3. Respect Our Writing Voice

If a beta reader wants to change our writing voice, they will only generate irritation for us and frustration for them and us. They must resist the urge to reword what we write.

4. Know the Genre

Do they read and like our genre? If the answer is “no,” then they aren’t the right beta reader for our project.

5. Like Our Premise

Beta readers need to have a positive predisposition for our topic or story at the onset. If a non-fiction book has a thesis they disagree with or a fiction book with a storyline that irritates them, they will likely struggle through the entire project.

6. Be Committed

Will the beta reader finish the project? How long will they take? Too many people agree to be a beta reader but never follow through. See item seven.

7. Have a Beta Reader Experience

Everyone at one time has no experience, so our book may be his or her first one. However, the more experience they have, the better the chance the results will be good.

For more info, check out the post about setting expectations with beta readers.

Writing and Publishing

Why Our Books Need Beta Readers

beta readers

The more people who provide feedback on our books the better. Of course, to be of benefit, this needs to happen before publication, when there is time to make changes. Although review by various types of editors (each pass focusing on different elements) is essential, basic feedback is first needed to work out the kinks, spot embarrassing errors, and correct deficiencies before handing it over to professionals. The more work we do before editors do theirs, the more they can do to improve it.

[bctt tweet=”Beta readers can give us critical feedback to make our book better before we move to the next step” username=”Peter_DeHaan”]

Once we do all we can ourselves, beta readers can give us critical feedback to make our book better before we move to the next step.

Beta readers can catch:

  • Typos: We all make them, but we don’t always catch them.
  • Spelling errors: Of course we always spell check our work; however, what about when we use the wrong word but spell it correctly?
  • Repetition: We write over time and can easily repeat an idea. When we move sections around, sometimes they end up in the book twice.
  • Logic blunders: Another set of eyes can take a fresh look at our logic.
  • Continuity oversights: To make sense, things need to occur in a certain sequence; sometimes we’re too close to notice when our words are out of order.
  • Bad writing habits: Every writer has a least one bad habit or less-than-ideal tendency, but it usually takes someone else to point them out.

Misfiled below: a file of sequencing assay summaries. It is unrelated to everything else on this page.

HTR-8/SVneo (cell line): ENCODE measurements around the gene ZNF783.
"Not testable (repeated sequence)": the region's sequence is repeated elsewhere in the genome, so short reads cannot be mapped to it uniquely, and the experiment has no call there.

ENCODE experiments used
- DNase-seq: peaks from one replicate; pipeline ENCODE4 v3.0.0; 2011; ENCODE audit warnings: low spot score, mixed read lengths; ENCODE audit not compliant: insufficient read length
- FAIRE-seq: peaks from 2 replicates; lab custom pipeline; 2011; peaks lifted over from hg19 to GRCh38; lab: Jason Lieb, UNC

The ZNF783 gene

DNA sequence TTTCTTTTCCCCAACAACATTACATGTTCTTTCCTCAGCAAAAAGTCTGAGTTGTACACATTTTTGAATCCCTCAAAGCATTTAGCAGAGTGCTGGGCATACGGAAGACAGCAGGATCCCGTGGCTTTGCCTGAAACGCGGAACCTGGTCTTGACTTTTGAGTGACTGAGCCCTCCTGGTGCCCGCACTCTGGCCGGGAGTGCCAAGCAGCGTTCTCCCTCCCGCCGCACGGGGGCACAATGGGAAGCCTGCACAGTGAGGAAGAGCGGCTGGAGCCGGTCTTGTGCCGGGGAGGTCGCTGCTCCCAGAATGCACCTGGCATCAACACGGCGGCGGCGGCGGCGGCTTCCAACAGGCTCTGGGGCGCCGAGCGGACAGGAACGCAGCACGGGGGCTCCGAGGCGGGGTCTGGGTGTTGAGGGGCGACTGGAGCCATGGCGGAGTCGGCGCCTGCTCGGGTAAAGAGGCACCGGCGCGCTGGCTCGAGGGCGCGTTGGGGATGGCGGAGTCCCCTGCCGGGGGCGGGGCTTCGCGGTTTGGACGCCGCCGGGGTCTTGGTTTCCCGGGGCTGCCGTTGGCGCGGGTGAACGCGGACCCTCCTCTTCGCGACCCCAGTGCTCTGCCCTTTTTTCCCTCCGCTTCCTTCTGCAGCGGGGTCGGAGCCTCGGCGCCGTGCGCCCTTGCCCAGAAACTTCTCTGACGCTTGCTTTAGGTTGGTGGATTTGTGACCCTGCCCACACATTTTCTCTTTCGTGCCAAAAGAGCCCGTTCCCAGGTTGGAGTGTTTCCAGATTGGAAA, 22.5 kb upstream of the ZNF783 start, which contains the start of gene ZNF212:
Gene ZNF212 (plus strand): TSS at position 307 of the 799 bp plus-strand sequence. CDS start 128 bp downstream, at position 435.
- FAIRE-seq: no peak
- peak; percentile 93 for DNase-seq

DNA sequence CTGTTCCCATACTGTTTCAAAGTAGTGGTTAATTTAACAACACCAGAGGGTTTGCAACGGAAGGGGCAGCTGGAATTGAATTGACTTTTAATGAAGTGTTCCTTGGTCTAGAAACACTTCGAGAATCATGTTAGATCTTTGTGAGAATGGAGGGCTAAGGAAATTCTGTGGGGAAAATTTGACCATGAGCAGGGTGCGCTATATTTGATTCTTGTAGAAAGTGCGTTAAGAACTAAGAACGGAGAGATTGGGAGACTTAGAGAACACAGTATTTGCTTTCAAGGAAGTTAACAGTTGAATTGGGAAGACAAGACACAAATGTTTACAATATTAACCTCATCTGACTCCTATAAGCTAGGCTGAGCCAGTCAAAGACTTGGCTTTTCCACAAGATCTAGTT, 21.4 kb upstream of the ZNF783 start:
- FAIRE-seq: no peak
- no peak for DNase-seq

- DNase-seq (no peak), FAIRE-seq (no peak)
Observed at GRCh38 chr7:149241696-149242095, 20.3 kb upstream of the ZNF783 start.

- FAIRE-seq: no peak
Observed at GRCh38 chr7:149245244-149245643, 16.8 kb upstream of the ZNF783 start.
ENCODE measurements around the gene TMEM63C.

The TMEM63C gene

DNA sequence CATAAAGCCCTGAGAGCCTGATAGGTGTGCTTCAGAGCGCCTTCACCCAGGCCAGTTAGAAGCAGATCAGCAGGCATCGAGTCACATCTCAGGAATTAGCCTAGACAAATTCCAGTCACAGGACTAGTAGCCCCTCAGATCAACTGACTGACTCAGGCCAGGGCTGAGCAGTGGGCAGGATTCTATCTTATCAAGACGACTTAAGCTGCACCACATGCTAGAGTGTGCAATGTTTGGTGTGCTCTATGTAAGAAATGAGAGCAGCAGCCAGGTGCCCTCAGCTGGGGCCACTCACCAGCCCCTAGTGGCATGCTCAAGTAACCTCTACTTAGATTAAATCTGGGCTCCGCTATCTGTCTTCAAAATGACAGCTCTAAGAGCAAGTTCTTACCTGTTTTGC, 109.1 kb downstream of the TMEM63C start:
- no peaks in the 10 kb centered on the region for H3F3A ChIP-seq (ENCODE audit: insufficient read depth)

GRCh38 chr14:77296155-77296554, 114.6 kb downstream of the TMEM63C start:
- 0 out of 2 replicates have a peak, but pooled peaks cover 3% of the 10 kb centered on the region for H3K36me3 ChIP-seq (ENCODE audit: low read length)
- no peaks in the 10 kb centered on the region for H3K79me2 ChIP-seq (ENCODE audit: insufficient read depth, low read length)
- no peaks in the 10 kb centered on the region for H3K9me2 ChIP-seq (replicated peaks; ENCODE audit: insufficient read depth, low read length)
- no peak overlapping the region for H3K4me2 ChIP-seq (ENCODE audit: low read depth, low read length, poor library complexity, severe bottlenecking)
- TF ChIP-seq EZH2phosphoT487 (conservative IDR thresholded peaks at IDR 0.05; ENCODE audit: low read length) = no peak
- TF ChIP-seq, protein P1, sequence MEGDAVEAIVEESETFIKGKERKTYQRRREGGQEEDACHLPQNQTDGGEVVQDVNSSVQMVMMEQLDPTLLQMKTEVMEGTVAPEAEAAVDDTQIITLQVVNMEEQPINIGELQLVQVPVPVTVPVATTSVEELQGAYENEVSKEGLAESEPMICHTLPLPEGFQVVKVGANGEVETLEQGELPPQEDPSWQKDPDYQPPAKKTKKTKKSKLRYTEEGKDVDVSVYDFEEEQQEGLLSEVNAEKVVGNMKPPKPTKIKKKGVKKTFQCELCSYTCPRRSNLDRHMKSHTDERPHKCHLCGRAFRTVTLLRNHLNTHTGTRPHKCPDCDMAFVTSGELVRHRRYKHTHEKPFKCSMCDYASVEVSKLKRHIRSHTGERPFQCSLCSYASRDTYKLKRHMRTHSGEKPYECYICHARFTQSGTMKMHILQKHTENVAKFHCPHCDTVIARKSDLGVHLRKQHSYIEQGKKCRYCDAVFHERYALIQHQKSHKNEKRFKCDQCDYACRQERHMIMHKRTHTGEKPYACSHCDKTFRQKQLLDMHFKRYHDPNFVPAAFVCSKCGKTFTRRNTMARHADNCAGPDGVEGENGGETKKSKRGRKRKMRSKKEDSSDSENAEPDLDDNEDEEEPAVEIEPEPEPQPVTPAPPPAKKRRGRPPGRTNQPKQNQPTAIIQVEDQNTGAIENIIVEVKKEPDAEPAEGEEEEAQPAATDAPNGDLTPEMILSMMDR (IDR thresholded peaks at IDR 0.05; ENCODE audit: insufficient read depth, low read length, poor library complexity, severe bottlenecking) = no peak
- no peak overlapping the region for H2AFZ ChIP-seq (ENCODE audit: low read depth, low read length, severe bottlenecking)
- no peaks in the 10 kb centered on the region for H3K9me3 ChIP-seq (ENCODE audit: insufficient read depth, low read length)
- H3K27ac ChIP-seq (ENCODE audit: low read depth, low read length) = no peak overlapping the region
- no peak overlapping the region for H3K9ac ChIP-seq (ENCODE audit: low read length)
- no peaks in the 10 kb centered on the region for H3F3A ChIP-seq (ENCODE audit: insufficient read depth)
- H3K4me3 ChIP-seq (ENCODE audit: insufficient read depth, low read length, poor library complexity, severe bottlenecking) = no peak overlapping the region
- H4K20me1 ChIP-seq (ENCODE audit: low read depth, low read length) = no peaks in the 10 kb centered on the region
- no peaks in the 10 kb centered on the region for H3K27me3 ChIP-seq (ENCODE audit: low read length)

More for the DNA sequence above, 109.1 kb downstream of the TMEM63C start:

While one beta reader won’t spot all these items, they will help us hone our work. Then we can tap a second person for another pass.

Beta readers help us become better writers and produce better work.

Next week: What to look for in a beta reader.

Writing and Publishing

Where Do We Find Beta Readers?

We wrap up this series of posts about beta readers by answering the essential question of where to find a beta reader.

  • Relatives: Our family is often a great place to start. While not every family member would make a great beta reader, there are likely some relatives who would enjoy it and provide helpful feedback. Family members, however, may not be as critical as needed, since they want to encourage us and don’t want to hurt our feelings. Even so, relatives are a great source to give our work its first read.
  • Friends: Next in line are friends. Just as with family, friends may also not be as critical as needed, but they can provide an array of feedback from different perspectives.
  • Writers: Other writers and authors may be open to be a beta reader, especially if they are closely connected with us or if they want to swap beta reading work.
  • Readers: Some of our most engaged followers, such as blog readers or mail list subscribers, may jump at the chance to be a beta reader for us.
  • Online: A Google search for “finding beta readers” gives five million results. The first match is a beta reader group on Goodreads, which has 3,600 members and will surely provide some good beta readers if we’re willing to invest the time to find them.

I’ve used the first three items and am open to the fourth while finding a beta reader on Goodreads is the most intriguing idea.

What other ideas do you have? Who have you used as a beta reader?